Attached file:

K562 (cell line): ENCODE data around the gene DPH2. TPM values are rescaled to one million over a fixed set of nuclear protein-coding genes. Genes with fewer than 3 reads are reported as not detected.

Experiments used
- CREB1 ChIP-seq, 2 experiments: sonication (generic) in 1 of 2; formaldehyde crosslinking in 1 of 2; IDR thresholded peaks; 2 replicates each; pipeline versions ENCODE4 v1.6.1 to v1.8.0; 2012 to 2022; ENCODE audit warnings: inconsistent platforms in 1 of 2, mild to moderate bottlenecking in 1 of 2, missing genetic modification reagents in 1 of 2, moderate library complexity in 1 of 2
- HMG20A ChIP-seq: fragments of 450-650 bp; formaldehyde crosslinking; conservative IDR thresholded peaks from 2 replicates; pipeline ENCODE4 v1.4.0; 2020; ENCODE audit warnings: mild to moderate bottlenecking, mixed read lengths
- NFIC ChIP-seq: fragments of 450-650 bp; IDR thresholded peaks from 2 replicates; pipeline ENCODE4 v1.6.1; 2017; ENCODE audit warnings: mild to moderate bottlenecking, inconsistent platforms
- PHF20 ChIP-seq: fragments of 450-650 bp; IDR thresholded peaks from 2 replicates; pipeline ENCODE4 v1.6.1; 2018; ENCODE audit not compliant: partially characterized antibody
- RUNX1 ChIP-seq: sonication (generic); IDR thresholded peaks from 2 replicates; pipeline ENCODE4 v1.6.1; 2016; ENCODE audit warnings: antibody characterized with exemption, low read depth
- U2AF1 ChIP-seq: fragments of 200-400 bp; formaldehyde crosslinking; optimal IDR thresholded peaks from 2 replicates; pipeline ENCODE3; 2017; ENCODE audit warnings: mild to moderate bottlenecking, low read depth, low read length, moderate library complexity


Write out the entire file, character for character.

K562 (cell line): ENCODE data around the gene DPH2. TPM values are rescaled to one million over a fixed set of nuclear protein-coding genes. Genes with fewer than 3 reads are reported as not detected.

Experiments used
- CREB1 ChIP-seq, 2 experiments: sonication (generic) in 1 of 2; formaldehyde crosslinking in 1 of 2; IDR thresholded peaks; 2 replicates each; pipeline versions ENCODE4 v1.6.1 to v1.8.0; 2012 to 2022; ENCODE audit warnings: inconsistent platforms in 1 of 2, mild to moderate bottlenecking in 1 of 2, missing genetic modification reagents in 1 of 2, moderate library complexity in 1 of 2
- HMG20A ChIP-seq: fragments of 450-650 bp; formaldehyde crosslinking; conservative IDR thresholded peaks from 2 replicates; pipeline ENCODE4 v1.4.0; 2020; ENCODE audit warnings: mild to moderate bottlenecking, mixed read lengths
- NFIC ChIP-seq: fragments of 450-650 bp; IDR thresholded peaks from 2 replicates; pipeline ENCODE4 v1.6.1; 2017; ENCODE audit warnings: mild to moderate bottlenecking, inconsistent platforms
- PHF20 ChIP-seq: fragments of 450-650 bp; IDR thresholded peaks from 2 replicates; pipeline ENCODE4 v1.6.1; 2018; ENCODE audit not compliant: partially characterized antibody
- RUNX1 ChIP-seq: sonication (generic); IDR thresholded peaks from 2 replicates; pipeline ENCODE4 v1.6.1; 2016; ENCODE audit warnings: antibody characterized with exemption, low read depth
- U2AF1 ChIP-seq: fragments of 200-400 bp; formaldehyde crosslinking; optimal IDR thresholded peaks from 2 replicates; pipeline ENCODE3; 2017; ENCODE audit warnings: mild to moderate bottlenecking, low read depth, low read length, moderate library complexity